Do you have an idea for a project that will improve and revitalize our local neighborhoods? We’re inviting you to submit your project for consideration. Our Shine awards range from $5,000 to $100,000 and the selection process is highly competitive. While SMUD will consider a broad variety of potential projects, it is primarily interested in proposals within the following areas: neighborhood revitalization or clean up; STEM education (Science, Technology, Engineering and Math); environmental, energy efficiency, energy conservation or greenhouse gas reduction; and general beautification. Any nonprofit organization 501(c)(3) or 501(c)(6) within SMUD service territory is eligible to apply. Deadline: Monday, July 15. ( SMUD)
Department of Conservation: Grants for land trusts and local and regional planning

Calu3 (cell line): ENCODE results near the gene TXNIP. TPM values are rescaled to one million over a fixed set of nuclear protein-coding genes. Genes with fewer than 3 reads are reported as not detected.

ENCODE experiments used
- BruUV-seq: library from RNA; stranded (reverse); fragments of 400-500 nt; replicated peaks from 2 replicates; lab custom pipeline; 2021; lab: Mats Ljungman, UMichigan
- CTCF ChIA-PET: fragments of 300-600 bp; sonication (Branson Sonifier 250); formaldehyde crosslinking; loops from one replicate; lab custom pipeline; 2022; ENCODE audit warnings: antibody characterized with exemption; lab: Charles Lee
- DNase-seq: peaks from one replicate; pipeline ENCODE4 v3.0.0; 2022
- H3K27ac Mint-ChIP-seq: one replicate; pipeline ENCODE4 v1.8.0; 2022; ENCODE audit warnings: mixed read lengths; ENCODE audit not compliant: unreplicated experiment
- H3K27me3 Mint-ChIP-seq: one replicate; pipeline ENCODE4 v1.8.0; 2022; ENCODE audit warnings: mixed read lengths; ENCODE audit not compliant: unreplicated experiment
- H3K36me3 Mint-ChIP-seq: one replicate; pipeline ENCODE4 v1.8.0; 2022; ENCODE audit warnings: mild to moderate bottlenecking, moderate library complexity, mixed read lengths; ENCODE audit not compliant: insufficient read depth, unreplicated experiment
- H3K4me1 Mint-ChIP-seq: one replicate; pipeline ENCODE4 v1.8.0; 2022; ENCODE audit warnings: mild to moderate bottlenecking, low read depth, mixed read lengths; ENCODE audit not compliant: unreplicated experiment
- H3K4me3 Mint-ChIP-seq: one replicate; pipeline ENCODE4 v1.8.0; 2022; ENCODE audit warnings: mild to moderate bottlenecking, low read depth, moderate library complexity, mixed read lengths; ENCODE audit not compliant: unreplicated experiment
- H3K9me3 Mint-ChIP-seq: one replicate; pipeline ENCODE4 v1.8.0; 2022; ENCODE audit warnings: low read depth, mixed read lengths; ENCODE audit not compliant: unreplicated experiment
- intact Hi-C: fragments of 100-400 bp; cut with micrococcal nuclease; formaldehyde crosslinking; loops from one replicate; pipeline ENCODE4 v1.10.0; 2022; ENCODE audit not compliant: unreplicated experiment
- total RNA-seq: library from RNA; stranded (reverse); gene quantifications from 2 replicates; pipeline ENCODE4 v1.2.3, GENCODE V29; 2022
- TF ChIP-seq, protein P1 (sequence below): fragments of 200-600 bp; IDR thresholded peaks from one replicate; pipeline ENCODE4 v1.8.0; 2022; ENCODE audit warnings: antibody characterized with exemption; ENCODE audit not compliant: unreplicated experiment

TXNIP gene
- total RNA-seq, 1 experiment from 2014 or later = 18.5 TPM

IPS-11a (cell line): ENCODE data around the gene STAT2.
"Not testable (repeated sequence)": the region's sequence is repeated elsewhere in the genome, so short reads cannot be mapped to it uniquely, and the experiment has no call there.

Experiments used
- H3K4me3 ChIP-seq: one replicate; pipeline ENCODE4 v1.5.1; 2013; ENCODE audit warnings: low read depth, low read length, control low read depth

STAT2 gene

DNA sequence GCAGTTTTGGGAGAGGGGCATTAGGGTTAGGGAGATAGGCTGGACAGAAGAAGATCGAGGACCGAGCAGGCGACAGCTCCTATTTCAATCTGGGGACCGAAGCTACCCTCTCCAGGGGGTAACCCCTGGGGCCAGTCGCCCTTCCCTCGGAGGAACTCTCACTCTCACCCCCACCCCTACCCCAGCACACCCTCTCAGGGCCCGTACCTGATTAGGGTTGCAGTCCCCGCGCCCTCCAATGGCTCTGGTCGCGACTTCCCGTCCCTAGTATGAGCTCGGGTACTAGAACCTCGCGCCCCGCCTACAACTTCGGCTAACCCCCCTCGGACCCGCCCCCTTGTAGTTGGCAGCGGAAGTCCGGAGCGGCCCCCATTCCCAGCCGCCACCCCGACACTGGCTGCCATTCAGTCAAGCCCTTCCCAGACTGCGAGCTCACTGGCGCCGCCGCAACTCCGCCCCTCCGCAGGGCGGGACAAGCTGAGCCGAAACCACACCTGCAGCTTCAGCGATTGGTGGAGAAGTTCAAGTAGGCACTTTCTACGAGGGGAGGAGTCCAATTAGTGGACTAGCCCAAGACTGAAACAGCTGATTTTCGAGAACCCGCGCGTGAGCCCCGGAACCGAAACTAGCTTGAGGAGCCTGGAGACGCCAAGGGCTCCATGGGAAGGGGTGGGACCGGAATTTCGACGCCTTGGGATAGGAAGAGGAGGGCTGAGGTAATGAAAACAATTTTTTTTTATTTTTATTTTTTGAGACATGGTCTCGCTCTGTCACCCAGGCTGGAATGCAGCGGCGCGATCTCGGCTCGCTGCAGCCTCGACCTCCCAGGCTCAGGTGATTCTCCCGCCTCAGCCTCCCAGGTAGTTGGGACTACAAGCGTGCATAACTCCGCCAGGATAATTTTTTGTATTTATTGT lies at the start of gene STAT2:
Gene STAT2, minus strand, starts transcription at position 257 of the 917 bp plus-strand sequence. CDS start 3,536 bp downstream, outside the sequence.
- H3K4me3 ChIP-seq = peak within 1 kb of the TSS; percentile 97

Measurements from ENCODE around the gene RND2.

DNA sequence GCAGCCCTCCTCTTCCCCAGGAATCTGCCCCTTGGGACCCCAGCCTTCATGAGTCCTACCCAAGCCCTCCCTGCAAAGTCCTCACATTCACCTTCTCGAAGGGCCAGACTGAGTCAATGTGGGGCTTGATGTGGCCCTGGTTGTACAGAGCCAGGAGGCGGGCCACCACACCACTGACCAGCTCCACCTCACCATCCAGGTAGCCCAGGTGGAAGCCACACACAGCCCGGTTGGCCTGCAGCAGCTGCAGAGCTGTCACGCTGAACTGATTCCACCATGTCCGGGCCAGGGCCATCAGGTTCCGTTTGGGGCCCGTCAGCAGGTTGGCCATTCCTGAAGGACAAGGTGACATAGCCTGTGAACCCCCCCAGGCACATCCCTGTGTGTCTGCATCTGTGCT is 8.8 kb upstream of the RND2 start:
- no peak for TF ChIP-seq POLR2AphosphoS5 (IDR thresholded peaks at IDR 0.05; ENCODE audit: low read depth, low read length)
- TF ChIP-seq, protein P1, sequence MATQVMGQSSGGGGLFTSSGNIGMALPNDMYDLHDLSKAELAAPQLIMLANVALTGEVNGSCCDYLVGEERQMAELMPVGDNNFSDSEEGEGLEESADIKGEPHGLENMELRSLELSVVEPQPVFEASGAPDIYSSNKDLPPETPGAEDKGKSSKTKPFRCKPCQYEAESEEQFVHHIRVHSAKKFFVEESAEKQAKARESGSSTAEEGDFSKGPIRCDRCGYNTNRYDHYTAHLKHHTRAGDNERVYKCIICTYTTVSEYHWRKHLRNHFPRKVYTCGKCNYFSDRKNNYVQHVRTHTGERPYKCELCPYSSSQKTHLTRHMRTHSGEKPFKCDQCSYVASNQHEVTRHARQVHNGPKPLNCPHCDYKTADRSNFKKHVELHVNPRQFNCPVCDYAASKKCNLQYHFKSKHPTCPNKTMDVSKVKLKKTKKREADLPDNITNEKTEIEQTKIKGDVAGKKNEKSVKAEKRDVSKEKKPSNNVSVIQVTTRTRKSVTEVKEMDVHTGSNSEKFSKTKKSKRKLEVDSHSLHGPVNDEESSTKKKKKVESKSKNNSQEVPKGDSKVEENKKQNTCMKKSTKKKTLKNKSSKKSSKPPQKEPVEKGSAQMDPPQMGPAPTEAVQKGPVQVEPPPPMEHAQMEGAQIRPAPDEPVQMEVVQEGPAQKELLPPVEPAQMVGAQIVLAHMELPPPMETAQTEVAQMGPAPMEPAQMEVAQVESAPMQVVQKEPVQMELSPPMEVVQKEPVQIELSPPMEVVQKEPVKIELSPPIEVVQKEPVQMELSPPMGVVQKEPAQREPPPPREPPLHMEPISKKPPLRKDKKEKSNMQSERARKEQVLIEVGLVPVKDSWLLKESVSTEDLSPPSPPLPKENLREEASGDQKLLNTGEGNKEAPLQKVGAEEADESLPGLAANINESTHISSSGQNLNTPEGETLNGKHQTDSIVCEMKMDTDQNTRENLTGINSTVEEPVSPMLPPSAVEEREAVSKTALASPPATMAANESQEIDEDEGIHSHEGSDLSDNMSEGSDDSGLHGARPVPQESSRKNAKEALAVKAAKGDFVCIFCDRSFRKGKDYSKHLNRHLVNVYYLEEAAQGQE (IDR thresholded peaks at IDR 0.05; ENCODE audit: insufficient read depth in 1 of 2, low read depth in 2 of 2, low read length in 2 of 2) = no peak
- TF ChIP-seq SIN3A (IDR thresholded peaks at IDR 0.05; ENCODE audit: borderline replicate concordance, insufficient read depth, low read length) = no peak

The Department of Conservation (DOC) has released for public comment the draft Proposition 68 Working Lands and Riparian Corridors Program Guidelines and the first two solicitations. The land trust capacity and project development grant solicitation will build land trust and other agricultural non-profit capacity for agricultural land conservation activities. The local and regional planning grants will support the integration of natural and working lands, specifically agricultural lands, into local and regional planning documents. Grant applications are due July 31. ( DOC)
California Statewide Park Program
The Statewide Park Program competitive grants will create new parks and recreation opportunities in critically underserved communities across California. The current round of funding offers $254,942,000. Types of target projects include creating a new park, or expanding or renovating an existing park. Eligible entities include cities, counties, districts, join powers authorities, and 501(c)3 nonprofits. Postmarked or hand-deliver applications by August 5th. ( SPP)